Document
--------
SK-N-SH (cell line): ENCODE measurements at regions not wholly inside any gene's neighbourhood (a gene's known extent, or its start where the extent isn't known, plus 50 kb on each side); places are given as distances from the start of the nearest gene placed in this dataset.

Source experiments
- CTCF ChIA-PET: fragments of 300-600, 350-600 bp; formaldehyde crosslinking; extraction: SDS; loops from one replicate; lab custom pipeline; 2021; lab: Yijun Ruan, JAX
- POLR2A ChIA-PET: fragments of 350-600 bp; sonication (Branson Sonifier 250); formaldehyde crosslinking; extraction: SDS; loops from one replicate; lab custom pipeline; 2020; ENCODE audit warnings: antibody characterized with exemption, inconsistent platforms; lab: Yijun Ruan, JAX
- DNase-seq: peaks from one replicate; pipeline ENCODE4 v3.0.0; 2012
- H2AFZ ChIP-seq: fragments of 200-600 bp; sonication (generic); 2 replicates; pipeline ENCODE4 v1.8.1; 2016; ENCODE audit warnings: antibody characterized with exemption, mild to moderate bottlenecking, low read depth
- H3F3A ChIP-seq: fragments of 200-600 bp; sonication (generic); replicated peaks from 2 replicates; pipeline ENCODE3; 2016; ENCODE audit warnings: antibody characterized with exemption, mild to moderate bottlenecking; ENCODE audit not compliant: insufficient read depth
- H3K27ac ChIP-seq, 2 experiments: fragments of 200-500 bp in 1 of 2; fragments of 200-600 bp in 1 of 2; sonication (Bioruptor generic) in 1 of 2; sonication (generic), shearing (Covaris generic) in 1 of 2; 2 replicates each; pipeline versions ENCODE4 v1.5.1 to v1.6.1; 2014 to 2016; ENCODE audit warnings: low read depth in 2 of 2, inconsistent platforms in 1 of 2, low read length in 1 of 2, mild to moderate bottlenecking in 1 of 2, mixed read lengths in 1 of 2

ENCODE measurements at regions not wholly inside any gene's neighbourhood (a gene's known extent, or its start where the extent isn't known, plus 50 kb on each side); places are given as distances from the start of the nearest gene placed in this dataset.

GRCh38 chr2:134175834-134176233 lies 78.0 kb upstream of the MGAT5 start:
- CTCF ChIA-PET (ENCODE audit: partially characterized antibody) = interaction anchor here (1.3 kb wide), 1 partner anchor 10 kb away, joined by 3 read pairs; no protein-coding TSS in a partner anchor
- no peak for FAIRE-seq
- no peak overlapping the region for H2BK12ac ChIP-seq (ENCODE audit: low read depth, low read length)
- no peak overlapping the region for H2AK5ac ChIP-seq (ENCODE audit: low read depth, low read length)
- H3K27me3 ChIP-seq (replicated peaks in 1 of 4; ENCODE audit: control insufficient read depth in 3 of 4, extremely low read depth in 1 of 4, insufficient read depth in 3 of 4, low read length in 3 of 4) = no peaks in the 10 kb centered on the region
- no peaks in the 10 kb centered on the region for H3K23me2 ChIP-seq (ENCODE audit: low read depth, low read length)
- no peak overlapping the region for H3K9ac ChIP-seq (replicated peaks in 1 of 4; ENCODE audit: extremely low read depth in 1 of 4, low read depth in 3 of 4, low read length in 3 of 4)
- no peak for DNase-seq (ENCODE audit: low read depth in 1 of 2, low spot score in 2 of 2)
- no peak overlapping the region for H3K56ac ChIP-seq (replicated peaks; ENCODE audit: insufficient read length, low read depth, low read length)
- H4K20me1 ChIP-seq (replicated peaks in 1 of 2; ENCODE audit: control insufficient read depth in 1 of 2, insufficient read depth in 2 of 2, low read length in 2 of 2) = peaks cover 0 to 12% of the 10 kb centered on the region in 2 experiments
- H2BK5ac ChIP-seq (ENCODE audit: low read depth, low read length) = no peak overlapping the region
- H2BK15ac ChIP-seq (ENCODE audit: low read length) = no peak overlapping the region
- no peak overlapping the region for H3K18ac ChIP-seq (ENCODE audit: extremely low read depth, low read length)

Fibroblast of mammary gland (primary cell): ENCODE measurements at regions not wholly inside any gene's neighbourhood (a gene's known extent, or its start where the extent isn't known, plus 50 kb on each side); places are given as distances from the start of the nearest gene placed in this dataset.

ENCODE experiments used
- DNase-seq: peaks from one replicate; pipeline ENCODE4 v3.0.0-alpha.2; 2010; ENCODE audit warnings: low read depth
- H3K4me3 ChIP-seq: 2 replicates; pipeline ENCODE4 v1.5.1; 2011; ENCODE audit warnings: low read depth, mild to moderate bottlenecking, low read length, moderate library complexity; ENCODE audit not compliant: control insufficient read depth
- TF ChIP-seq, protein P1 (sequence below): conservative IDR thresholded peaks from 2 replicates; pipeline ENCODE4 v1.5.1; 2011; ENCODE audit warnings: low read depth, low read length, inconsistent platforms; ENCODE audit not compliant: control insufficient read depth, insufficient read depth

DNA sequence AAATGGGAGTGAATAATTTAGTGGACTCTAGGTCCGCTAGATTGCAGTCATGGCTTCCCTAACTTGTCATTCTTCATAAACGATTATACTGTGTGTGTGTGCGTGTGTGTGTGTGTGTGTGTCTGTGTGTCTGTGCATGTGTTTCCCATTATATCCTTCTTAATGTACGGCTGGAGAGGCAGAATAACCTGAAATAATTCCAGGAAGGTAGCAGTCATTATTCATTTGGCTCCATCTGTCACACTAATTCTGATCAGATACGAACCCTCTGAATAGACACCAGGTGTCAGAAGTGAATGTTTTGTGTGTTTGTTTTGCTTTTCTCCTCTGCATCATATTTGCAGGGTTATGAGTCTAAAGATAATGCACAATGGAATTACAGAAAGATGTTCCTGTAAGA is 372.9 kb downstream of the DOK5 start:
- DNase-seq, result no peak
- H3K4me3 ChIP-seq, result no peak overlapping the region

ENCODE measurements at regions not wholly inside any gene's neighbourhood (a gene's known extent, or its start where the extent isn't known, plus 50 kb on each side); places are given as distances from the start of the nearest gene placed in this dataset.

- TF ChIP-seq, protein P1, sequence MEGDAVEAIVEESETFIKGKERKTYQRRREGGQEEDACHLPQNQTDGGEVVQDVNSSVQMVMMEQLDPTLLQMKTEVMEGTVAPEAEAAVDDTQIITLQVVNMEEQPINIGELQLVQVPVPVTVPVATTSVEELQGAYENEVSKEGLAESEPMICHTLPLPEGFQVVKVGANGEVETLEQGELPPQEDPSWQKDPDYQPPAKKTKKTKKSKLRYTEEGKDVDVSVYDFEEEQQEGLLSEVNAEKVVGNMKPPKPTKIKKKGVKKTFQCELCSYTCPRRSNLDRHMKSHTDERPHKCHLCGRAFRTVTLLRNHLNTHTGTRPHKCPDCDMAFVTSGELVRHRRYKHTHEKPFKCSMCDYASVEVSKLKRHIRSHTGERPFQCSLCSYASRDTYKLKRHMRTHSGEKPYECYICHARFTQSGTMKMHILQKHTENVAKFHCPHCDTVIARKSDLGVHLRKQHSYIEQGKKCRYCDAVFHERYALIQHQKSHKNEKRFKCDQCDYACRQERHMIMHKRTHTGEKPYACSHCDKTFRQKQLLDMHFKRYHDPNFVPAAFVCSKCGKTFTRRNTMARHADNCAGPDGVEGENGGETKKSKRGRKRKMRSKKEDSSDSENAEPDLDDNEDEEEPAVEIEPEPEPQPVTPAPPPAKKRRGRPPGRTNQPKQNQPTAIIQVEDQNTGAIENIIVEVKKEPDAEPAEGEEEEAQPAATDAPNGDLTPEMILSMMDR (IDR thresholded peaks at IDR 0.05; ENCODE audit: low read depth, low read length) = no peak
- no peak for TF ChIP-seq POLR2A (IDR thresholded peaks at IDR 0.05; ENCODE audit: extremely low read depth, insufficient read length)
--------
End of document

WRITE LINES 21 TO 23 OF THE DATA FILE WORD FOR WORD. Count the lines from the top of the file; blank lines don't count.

- H2BK5ac ChIP-seq (ENCODE audit: low read depth, low read length) = no peak overlapping the region
- H2BK15ac ChIP-seq (ENCODE audit: low read length) = no peak overlapping the region
- no peak overlapping the region for H3K18ac ChIP-seq (ENCODE audit: extremely low read depth, low read length)